If you sell a story or article to a webzine, it's usually posted within a few months. For a print magazine or anthology, your risks are a little different, partly due to what is often a longer wait between acceptance and publication. The main threat is that you will sign a contract and the publisher folds before the story is used. While in reality you are probably legally free to send the story elsewhere, there are a lot of gray areas, depending upon whether you were paid up front, whether the magazine or anthology plans on "making a comeback" a couple of years down the road, and whether you can easily place the story elsewhere. I sometimes suspect writers announce they are editing an anthology they know will never come to fruition, just so they can build some cheap name recognition in the market listings or curry favor in awards voting.
Many publishers and editors, especially those in their first enterprise, are notoriously stubborn about admitting they have failed, so you'll have to decide at what point you've lost faith. I feel more comfortable having a two-year limit on the use of the purchased rights, at which time the contract is void with no money due back to the publisher. In other words, if you were paid on acceptance and the publisher never managed to take advantage of her golden opportunity, you can move on, check safely deposited.
What do you do when the project looks dead and the editor won't reply to your queries? You have to establish your own personal rules of conduct. On two occasions, magazines folded after contracting for my stories. In one case, the deal was "payment on publication." I sent an e-mail to the publisher asking to nix the deal when the magazine was finally pronounced dead. No reply, but I went on to place the story elsewhere without any complication besides my irritation over the loose end. In the other case, the payment was "on acceptance." I was never paid, so when the magazine became invisible for over a year, I considered the contract broken because they did not fulfill their commitment of payment. Be sure to keep a record of all your attempts at correspondence.
I have had other stories accepted but never received a contract because the venture collapsed. In those cases, I moved on after a query and a reasonable wait of six months or so. Only once have I not been paid for a published story, but I did receive a nice notice of bankruptcy suitable for framing. On a happier note, a multi-magazine publisher took my story from the inventory of one of its folded magazines and scheduled it for another of its magazines. Great pay and a mere seven-year gap (and counting) between acceptance and publication.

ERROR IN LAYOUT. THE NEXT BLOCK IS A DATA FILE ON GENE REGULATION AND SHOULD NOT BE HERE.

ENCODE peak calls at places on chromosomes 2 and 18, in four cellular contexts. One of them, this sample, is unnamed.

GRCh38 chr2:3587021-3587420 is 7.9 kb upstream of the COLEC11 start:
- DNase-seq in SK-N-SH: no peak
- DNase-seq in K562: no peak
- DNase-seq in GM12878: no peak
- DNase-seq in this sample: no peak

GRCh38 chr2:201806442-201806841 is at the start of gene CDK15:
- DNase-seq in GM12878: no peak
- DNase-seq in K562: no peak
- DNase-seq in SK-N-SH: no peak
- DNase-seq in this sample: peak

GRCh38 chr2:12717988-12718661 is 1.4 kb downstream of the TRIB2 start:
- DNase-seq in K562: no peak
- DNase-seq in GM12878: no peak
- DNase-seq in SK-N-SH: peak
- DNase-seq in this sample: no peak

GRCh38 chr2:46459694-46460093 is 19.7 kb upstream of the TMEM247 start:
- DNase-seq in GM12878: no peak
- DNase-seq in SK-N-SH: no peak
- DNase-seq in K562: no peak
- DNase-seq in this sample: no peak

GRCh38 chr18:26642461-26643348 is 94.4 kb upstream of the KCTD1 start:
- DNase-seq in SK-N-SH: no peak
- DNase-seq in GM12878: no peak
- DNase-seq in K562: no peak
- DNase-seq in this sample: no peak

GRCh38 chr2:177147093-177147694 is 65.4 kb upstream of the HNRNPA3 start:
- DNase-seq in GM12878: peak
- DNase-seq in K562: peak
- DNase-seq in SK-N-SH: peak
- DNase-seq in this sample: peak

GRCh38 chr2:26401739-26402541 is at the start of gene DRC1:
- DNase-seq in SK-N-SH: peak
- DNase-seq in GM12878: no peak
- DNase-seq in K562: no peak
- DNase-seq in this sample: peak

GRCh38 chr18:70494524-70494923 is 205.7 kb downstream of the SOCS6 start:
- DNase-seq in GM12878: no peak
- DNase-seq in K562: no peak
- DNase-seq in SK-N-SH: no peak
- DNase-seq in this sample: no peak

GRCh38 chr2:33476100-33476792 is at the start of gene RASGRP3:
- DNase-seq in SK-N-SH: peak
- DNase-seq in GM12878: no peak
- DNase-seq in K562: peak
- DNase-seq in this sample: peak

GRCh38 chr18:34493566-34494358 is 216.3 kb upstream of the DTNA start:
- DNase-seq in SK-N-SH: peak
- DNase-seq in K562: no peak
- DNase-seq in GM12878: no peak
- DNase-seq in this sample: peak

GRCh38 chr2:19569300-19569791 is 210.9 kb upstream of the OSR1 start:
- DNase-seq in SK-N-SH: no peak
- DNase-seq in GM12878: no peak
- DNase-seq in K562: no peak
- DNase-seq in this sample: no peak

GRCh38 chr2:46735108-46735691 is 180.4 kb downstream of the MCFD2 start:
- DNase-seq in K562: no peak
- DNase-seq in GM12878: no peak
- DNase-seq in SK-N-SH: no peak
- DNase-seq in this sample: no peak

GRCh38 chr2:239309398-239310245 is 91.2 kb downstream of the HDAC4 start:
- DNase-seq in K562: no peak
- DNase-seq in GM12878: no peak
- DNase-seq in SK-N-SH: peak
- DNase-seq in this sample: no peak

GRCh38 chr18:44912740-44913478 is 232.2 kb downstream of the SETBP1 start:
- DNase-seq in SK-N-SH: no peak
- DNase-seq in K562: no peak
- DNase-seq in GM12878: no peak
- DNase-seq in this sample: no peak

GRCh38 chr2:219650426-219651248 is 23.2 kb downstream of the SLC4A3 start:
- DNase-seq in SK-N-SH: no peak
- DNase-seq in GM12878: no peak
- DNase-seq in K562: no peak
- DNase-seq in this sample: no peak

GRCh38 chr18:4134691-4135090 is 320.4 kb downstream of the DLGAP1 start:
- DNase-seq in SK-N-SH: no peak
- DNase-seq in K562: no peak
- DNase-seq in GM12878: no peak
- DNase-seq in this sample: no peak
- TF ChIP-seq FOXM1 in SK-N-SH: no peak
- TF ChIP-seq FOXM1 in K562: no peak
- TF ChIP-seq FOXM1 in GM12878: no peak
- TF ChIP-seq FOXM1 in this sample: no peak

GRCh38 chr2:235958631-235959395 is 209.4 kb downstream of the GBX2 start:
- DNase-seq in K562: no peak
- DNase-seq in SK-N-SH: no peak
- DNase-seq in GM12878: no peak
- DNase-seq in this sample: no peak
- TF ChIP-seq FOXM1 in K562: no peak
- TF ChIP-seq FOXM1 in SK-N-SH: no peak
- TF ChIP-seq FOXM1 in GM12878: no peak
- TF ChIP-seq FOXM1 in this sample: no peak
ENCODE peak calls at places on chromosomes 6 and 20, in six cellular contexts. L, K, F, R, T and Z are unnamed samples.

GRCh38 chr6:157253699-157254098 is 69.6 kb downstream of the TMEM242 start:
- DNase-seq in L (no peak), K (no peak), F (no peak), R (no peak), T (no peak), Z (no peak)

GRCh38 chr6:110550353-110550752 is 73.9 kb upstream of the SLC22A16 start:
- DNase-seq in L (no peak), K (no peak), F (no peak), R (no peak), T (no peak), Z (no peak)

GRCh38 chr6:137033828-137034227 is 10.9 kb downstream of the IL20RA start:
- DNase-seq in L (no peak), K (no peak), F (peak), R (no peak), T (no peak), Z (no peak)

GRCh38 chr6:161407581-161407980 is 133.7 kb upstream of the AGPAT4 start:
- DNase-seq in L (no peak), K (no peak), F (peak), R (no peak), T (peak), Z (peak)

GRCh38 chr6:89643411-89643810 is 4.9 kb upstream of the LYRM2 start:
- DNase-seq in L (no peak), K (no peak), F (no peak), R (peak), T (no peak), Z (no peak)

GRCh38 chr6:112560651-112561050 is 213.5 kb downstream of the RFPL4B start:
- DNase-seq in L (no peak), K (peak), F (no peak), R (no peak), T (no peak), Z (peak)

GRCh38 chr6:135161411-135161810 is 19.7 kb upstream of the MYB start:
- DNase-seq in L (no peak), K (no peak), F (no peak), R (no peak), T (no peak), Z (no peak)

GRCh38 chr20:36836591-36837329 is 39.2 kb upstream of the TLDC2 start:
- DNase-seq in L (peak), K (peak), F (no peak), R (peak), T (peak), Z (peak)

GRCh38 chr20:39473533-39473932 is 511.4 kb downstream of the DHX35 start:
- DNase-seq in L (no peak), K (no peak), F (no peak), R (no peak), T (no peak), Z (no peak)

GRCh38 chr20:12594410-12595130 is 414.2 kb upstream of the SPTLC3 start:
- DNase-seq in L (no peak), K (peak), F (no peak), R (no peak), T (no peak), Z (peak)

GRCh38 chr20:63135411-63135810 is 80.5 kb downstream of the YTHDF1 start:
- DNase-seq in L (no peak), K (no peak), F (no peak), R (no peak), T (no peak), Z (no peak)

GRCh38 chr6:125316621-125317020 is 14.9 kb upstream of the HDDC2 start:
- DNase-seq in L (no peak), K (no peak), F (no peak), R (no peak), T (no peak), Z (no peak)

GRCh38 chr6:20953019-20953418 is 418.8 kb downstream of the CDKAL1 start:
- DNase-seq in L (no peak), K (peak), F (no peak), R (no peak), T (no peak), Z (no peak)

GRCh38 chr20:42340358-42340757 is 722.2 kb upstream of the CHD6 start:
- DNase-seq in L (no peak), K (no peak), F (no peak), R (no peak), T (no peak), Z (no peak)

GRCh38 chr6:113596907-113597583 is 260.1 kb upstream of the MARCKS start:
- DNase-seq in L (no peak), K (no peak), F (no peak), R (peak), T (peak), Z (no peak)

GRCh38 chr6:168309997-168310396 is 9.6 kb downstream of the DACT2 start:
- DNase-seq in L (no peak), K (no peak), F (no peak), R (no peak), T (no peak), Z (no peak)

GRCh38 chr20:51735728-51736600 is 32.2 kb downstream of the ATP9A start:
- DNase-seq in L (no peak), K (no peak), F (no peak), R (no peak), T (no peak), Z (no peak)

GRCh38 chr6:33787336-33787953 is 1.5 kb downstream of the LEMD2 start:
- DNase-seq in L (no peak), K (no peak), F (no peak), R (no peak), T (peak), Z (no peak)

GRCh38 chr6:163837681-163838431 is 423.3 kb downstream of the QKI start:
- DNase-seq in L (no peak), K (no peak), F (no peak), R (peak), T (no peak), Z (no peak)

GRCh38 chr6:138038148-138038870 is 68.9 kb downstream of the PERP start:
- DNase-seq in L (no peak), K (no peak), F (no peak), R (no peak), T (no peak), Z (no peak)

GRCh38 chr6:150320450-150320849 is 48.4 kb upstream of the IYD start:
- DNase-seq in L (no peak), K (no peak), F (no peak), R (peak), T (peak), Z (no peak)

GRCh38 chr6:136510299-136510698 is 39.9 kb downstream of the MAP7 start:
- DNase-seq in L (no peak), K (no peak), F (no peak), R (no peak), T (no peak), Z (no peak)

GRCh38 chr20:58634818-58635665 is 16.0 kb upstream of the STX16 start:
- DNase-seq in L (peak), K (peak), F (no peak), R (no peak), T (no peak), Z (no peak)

Sadly, the publications that offer little or no pay often give the least exposure and have the least respect for writers, whether through ignorance or malicious intent. Most don't last very long, but they can manage to throw a wrench in the works if they get their hands on your story. They may decide to "edit" it, post it in a dizzying font, or run it with an inappropriate photo or drawing. Such publications look like easy targets for a new writer but they offer little in the way of career advancement, so be sure to inspect any market before submitting.
Have I always taken my own advice? No, but making honest mistakes is the best possible experience. As I've become more confident in my ability to write and sell, I no longer have any desire to settle for less. Even if you can't shape the contract the way you want, at least be aware of potential problems. On the other hand, it's amazing the number of times the whole process goes as smoothly as planned and you're holding both your check and a contributor's copy, or you're watching the hit counts go up on your webzine story.
A writer's life is hard enough when it's just you and the keyboard. You should expect the best from others because you deserve it. Respect yourself and your work. You'll enhance your career and you'll be happier in the long run.
Scott Nicholson is an award-winning fiction writer living in the Appalachian Mountains of North Carolina. His numerous short stories have earned everything from zero to mid-four figures. He's author of the novels "The Red Church," "The Harvest," "The Manor," "The Home," and "The Farm" (with "They Hunger" scheduled for 2007) and the story collection "Thank You For The Flowers." Nicholson's website at http://www.hauntedcomputer.com features writing articles, author interviews, and fiction.
Copyright © 2006 by Scott Nicholson. This article may not be reproduced in part or in whole, with the exception of a hyperlink to this page, without the express permission of the author.